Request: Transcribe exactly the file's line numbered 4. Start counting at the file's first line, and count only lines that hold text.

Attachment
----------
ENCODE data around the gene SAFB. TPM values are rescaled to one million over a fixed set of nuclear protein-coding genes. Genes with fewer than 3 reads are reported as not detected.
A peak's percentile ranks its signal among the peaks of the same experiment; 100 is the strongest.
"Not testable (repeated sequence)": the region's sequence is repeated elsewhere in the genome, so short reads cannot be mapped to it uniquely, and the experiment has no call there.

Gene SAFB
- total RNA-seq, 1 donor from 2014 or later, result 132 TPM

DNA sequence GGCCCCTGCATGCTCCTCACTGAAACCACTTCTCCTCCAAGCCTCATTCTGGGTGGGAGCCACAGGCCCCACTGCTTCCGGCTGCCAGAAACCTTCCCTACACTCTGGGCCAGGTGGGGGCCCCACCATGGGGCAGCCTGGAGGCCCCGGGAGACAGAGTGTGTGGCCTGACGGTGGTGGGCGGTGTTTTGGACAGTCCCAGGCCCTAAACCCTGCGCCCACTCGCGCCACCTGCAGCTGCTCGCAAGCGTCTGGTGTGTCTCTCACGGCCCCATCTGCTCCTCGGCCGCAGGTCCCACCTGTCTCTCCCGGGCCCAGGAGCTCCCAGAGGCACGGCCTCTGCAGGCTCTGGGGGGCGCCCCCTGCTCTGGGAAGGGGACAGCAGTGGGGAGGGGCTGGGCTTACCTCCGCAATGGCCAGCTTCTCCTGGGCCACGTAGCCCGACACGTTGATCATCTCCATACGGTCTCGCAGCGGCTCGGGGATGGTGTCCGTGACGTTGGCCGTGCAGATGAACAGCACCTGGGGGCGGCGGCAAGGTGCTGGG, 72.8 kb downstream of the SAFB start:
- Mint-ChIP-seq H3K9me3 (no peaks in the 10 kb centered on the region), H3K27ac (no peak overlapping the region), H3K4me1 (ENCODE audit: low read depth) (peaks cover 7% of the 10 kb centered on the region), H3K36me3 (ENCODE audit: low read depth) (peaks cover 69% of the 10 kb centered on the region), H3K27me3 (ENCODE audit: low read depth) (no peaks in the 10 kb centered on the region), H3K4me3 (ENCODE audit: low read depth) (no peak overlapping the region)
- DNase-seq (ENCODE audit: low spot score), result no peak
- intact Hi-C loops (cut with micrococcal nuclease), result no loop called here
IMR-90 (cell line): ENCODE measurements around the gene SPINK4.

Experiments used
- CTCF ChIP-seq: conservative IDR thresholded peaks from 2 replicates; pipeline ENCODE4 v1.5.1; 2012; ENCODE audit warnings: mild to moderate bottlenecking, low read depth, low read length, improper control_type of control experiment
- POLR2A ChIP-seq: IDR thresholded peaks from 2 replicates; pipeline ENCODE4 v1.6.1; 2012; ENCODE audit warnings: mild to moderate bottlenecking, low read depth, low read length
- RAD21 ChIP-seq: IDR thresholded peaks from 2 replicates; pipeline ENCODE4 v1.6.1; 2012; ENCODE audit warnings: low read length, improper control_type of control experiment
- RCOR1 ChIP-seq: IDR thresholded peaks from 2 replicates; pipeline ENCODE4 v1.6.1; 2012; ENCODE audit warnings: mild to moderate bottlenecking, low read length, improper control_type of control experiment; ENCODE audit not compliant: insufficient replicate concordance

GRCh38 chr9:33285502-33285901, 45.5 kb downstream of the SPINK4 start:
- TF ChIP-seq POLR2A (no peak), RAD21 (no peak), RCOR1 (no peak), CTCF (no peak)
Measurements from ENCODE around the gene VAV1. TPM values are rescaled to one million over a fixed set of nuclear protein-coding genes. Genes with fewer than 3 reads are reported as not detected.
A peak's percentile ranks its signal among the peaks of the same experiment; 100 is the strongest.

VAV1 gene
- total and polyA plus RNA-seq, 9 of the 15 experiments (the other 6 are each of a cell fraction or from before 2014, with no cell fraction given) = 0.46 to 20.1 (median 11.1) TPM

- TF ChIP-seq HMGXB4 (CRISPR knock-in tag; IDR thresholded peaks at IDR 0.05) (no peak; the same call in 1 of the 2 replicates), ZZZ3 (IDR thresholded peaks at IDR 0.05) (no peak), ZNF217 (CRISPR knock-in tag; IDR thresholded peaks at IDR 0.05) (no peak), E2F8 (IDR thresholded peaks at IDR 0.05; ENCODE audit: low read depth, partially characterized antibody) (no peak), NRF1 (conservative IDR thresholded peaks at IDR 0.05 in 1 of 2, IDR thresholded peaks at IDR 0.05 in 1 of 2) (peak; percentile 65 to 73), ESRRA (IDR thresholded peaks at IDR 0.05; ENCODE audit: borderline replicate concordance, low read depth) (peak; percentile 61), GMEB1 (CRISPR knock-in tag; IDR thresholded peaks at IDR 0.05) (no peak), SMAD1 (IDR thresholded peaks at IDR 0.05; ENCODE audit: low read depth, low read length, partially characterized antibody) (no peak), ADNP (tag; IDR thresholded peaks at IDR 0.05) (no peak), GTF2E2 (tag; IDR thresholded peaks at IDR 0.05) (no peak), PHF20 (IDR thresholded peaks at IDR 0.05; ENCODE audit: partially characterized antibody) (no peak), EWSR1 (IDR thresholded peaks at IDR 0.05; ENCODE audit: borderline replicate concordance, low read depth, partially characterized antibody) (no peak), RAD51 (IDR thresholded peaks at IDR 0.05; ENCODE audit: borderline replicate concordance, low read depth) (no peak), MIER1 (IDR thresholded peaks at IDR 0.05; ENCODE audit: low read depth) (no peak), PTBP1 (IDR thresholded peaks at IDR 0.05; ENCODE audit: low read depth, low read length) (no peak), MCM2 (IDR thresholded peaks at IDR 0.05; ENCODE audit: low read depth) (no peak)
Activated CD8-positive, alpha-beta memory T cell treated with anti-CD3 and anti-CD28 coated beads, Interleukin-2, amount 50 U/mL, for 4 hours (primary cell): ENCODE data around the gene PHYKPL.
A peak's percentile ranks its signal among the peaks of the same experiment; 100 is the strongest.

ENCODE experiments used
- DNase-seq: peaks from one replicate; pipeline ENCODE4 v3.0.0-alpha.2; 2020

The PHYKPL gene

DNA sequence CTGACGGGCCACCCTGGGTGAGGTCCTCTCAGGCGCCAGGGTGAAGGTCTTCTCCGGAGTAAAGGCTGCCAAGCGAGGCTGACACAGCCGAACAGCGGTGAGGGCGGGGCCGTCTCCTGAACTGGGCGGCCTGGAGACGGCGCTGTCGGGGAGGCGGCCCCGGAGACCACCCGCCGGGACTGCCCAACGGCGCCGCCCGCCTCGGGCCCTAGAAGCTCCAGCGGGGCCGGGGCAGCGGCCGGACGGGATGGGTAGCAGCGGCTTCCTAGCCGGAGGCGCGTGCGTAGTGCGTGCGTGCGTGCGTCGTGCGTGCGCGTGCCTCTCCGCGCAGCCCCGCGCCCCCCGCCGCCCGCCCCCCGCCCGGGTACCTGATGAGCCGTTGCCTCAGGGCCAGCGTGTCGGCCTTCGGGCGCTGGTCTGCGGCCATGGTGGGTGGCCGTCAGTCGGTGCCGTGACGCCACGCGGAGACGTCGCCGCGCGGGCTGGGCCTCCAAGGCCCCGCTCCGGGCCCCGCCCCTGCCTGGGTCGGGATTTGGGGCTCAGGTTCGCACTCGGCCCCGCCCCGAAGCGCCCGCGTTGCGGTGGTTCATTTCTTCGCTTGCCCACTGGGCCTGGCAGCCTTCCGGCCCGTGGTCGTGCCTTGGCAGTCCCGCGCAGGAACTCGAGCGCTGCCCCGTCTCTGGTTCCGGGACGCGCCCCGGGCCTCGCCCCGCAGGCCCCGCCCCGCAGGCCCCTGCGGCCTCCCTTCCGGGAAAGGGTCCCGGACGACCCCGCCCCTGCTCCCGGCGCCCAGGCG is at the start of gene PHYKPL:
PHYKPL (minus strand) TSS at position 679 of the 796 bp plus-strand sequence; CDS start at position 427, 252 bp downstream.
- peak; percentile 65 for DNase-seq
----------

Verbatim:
Gene SAFB